That Option #3 (Ju-Ju sticks) tends to be the preferred method of a large number of Web designers, because they don't actually understand specificity.

SuzyUK

WebmasterWorld Senior Member suzyuk us a WebmasterWorld Top Contributor of All Time 10+ Year Member



 
Msg#: 3631461 posted 8:10 pm on Apr 21, 2008 (gmt 0)

cm.. Nice Post - lots of thought went into that!

Thank you, am reading and digesting because you know specificity is my favourite subject ;)

First of all, I like to take into account inherited specificity (what I referred to as specificity level 1). This isn't usually accounted for in other people's calculations. It's very weak, and usually not an issue, but it does play a part, and I have been dinged by not taking it into account.

that'll be the cascade there is no such thing as inherited specificity, you can override the cascade with basic specificty .. but the basics are the cascade.. which is what cascading stylesheets are named for, so you should not write that bit off :)

[edited by: SuzyUK at 8:11 pm (utc) on April 21, 2008]

cmarshall

WebmasterWorld Senior Member 5+ Year Member



 
Msg#: 3631461 posted 8:13 pm on Apr 21, 2008 (gmt 0)

that'll be the cascade there is no such thing as inherited specificity, you can override the cascade with basic specificty .. but the basics are the cascade.. which is what cascading stylesheets are named for, so you should not write that bit off!

Thanks!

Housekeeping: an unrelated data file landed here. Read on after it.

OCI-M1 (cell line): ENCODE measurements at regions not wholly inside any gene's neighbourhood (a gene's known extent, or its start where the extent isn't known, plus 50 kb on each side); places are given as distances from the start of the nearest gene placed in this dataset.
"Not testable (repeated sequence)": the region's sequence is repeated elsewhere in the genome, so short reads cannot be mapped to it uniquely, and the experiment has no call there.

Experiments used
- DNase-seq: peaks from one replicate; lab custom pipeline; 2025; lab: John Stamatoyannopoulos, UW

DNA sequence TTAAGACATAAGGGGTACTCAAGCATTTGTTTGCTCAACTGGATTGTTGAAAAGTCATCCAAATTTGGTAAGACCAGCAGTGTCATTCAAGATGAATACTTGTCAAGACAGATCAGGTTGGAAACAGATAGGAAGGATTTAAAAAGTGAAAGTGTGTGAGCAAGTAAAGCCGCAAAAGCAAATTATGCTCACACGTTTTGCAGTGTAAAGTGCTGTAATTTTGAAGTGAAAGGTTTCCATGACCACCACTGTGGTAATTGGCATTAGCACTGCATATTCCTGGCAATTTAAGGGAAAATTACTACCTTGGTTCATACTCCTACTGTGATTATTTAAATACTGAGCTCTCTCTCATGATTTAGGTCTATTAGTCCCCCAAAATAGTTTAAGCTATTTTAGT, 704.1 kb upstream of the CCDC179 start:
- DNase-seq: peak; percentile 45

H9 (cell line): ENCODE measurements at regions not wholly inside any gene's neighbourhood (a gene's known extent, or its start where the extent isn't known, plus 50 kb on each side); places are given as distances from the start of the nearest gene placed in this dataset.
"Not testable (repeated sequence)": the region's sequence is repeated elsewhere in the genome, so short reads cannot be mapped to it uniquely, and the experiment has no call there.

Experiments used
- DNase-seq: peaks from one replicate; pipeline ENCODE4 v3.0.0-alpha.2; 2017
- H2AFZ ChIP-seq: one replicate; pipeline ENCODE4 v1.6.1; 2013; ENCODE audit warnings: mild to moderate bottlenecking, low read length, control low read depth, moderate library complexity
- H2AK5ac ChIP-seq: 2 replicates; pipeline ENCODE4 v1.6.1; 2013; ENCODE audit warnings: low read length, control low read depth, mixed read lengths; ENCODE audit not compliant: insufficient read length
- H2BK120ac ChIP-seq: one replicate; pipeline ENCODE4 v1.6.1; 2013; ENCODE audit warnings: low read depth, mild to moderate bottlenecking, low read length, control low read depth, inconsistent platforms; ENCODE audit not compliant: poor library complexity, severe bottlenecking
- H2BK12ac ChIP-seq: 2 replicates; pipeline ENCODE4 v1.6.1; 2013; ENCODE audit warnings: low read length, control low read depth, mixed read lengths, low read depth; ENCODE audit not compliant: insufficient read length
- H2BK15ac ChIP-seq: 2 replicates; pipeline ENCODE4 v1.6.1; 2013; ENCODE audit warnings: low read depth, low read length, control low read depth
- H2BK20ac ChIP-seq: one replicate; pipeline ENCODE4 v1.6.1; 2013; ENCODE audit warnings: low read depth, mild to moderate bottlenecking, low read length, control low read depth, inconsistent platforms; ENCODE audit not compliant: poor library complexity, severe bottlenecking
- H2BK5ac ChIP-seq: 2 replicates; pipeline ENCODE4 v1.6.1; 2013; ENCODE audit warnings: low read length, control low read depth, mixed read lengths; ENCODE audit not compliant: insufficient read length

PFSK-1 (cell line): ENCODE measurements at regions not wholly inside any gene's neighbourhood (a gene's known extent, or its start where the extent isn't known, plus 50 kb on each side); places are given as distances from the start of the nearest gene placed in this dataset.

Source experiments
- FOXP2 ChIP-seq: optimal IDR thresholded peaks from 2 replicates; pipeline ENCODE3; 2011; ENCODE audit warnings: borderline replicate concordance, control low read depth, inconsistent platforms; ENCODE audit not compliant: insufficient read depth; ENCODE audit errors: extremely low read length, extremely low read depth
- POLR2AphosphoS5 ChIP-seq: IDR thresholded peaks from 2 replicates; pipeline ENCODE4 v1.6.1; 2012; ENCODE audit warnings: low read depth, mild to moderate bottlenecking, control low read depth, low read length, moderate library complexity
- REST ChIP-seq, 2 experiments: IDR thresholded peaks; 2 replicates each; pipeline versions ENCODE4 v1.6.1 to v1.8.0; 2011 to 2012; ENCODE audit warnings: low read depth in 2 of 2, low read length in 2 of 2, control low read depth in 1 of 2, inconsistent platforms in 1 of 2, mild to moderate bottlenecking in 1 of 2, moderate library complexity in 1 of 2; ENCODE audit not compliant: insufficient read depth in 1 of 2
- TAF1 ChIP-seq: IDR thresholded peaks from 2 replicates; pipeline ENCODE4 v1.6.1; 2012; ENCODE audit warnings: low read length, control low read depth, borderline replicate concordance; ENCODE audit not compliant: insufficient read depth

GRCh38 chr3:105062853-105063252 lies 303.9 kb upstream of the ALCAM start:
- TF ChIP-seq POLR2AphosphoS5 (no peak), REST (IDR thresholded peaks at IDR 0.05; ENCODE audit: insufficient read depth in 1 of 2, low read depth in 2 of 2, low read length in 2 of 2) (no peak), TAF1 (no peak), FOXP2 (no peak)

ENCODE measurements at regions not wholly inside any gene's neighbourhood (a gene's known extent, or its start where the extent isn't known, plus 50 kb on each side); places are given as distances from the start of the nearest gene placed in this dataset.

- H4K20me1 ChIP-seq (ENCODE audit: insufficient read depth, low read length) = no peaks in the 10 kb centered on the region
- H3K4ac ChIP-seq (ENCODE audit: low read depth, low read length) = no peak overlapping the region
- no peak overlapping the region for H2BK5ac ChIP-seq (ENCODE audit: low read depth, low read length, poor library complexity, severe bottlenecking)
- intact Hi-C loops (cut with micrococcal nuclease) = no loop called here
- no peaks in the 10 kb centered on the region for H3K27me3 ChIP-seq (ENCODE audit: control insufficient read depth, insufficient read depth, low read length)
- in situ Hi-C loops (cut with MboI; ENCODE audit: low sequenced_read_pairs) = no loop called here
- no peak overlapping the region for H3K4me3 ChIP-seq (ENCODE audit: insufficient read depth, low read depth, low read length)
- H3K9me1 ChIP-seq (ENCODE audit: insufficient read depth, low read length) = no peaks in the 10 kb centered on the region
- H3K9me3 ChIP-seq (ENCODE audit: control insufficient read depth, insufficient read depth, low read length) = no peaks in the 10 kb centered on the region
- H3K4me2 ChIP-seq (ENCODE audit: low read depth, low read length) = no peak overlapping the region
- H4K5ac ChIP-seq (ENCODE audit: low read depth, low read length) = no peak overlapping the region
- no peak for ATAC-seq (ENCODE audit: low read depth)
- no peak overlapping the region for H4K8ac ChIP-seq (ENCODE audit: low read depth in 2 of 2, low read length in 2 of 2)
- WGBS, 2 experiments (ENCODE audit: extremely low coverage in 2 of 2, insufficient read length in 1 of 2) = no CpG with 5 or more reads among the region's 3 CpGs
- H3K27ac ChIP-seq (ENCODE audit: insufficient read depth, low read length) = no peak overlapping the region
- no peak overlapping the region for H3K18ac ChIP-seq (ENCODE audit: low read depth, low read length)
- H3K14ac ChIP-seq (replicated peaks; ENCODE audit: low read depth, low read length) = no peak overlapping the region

I'll update my postings when I get the chance. Proper terminology is very important, especially these days, with Google and all.

Is there a more official name for inherent properties?

SuzyUK

WebmasterWorld Senior Member suzyuk us a WebmasterWorld Top Contributor of All Time 10+ Year Member



 
Msg#: 3631461 posted 8:15 pm on Apr 23, 2008 (gmt 0)

they're just known as inheritable properties Chris afaik

specificity or getting specific is as you say only important if trying to override css which you don't have access to. (or at the very least understanding why LVHFA is the preferred order for links). The !important override is, IMHO, like taking a mallet to the job, it's an accessibility feature and should not be abused. It's only going to lead to compounded problems down the line if you use it your stylesheets now. It's a stop gap but should never be necessary.

I understand what you're saying about overriding CMS templates but again if it's your template it should be recoded accordingly.. imagine if the CMS theme builder built !importants into their theme :o (I know because I'm fighting with yet another Drupal Theme at the minute!)

----------
Now that I've had time to properly read your post I see the basic flaw that is likely to strike first whenever someone would come across a specificity issue (even Andy Clarke didn't get it right in his wonderfully amusing Sith Power post)

CSS Specificity is NOT calculated in base10